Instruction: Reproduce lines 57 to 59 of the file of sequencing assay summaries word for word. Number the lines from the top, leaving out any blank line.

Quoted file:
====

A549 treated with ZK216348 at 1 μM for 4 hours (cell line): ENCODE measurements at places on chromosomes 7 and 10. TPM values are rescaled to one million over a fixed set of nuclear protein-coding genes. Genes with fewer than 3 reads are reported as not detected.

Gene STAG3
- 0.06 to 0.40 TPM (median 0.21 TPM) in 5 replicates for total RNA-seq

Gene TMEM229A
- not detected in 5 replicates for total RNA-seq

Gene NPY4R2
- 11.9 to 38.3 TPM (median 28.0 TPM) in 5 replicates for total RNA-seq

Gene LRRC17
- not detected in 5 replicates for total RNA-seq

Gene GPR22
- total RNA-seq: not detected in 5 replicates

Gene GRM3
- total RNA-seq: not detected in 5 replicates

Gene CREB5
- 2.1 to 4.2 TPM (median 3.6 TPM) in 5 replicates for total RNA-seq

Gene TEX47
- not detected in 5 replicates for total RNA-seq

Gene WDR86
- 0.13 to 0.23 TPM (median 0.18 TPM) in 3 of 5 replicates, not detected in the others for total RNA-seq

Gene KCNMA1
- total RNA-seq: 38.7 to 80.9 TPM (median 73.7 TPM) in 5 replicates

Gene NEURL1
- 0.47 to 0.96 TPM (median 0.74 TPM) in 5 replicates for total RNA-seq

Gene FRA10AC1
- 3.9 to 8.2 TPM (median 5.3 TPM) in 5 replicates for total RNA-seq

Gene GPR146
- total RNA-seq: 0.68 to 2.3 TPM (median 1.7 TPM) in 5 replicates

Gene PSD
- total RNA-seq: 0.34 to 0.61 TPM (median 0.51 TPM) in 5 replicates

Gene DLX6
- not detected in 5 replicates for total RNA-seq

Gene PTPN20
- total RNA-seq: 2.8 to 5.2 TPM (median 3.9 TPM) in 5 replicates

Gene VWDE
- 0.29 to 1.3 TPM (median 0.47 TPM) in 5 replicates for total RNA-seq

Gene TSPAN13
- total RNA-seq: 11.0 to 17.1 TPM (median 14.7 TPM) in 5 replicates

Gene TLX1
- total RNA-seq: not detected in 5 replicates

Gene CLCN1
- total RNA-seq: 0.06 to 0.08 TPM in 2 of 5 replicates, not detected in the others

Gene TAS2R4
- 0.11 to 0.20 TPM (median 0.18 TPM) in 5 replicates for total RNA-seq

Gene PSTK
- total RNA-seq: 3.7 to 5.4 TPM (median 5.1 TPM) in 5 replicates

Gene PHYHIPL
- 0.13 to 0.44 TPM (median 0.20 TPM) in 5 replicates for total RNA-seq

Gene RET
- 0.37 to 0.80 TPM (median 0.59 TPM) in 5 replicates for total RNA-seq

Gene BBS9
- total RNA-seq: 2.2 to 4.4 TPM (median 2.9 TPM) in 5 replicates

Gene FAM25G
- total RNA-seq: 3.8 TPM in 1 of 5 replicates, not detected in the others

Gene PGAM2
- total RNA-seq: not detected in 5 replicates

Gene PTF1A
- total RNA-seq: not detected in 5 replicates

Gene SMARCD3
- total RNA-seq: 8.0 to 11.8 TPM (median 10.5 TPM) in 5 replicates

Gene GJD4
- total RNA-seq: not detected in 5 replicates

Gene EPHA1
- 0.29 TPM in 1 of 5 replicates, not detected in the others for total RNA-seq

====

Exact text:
- total RNA-seq: not detected in 5 replicates

Gene SMARCD3
- total RNA-seq: 8.0 to 11.8 TPM (median 10.5 TPM) in 5 replicates